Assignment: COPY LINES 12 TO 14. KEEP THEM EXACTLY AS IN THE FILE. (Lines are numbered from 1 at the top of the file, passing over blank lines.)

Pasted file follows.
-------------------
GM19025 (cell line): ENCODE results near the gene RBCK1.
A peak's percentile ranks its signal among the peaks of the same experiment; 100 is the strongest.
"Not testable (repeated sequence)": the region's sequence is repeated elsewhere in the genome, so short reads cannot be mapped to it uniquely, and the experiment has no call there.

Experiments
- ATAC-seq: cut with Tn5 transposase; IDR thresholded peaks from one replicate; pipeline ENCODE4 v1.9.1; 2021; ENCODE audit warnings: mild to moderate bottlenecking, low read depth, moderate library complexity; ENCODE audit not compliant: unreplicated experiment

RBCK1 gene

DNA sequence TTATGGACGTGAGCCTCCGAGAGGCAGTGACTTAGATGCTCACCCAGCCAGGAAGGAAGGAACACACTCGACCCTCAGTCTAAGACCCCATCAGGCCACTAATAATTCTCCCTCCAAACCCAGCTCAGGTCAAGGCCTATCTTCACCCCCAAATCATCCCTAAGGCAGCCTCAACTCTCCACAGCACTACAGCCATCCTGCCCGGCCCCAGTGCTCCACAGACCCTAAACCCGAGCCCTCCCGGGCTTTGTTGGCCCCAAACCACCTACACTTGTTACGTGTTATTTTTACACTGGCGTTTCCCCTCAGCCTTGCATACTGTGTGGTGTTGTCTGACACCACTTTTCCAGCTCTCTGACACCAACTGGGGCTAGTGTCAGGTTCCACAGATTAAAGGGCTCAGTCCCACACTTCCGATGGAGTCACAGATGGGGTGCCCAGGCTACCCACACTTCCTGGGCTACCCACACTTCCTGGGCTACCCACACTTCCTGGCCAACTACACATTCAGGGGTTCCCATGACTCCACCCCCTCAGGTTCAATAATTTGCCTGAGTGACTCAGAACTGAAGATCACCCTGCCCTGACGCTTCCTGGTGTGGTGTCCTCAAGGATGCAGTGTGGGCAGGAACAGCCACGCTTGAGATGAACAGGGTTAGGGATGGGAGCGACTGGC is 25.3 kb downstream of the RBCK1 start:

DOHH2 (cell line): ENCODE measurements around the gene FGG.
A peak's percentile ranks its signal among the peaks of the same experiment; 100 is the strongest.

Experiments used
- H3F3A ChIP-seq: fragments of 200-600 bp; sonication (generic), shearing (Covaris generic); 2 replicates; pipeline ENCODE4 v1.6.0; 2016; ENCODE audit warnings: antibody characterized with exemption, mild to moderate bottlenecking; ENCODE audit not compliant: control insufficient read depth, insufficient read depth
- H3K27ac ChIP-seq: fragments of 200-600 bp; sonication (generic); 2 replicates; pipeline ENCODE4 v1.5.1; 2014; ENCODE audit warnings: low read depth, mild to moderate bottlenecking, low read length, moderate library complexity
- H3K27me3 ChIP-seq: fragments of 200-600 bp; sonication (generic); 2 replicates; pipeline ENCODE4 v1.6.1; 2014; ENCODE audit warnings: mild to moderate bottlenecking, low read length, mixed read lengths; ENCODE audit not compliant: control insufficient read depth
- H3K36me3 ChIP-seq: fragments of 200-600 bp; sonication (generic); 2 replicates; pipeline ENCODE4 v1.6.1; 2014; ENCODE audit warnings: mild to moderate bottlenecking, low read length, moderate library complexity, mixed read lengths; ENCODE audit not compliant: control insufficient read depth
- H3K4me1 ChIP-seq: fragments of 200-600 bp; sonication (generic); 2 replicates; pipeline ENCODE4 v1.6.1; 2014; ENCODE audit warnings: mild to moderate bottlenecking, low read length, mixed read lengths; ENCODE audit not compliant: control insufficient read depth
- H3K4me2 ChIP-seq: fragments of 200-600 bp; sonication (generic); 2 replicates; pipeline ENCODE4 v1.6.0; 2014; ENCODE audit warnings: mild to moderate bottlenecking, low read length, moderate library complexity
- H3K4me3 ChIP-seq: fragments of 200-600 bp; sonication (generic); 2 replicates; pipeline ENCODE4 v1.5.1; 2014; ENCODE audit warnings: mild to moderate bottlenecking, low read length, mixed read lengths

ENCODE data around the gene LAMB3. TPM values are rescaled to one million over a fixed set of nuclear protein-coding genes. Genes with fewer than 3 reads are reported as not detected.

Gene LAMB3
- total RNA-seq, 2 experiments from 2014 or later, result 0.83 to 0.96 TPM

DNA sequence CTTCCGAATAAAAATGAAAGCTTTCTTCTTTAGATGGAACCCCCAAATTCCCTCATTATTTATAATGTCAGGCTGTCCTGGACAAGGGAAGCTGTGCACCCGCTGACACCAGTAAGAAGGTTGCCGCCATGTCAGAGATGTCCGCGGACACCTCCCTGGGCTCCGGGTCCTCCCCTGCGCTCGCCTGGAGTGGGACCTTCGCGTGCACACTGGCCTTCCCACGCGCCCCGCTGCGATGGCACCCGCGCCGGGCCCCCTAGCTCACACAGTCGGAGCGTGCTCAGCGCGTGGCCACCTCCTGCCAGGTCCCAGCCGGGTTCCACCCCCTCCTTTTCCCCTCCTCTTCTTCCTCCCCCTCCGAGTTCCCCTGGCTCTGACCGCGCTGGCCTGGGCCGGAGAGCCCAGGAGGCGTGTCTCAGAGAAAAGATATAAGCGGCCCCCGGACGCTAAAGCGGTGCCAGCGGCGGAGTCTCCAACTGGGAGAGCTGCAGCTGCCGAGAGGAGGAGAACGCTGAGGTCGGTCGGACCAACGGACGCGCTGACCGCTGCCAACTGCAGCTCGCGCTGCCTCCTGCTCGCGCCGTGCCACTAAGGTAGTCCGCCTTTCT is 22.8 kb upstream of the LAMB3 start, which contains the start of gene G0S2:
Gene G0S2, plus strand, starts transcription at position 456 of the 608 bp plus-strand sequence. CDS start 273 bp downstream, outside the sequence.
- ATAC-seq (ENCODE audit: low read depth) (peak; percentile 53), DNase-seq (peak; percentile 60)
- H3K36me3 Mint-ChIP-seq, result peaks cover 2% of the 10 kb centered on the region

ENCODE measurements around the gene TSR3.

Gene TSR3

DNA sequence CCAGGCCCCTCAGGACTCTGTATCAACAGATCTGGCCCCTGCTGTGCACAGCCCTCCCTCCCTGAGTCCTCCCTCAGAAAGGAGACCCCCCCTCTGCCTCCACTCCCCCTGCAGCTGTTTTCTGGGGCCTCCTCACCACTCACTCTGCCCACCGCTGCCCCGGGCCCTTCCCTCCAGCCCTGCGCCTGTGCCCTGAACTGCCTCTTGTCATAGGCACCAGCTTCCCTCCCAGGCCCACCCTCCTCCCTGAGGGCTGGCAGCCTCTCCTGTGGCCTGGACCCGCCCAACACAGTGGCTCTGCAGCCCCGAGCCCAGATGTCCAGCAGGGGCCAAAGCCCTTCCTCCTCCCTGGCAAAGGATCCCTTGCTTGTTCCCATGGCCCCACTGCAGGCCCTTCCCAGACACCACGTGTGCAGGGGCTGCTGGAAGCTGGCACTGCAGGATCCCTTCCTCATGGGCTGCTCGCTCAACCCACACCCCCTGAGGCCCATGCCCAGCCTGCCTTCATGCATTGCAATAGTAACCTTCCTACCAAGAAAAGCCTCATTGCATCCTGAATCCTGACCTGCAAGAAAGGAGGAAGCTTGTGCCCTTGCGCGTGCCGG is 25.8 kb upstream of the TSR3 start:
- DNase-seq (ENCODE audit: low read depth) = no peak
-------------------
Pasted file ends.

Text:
- H3K27ac ChIP-seq: fragments of 200-600 bp; sonication (generic); 2 replicates; pipeline ENCODE4 v1.5.1; 2014; ENCODE audit warnings: low read depth, mild to moderate bottlenecking, low read length, moderate library complexity
- H3K27me3 ChIP-seq: fragments of 200-600 bp; sonication (generic); 2 replicates; pipeline ENCODE4 v1.6.1; 2014; ENCODE audit warnings: mild to moderate bottlenecking, low read length, mixed read lengths; ENCODE audit not compliant: control insufficient read depth
- H3K36me3 ChIP-seq: fragments of 200-600 bp; sonication (generic); 2 replicates; pipeline ENCODE4 v1.6.1; 2014; ENCODE audit warnings: mild to moderate bottlenecking, low read length, moderate library complexity, mixed read lengths; ENCODE audit not compliant: control insufficient read depth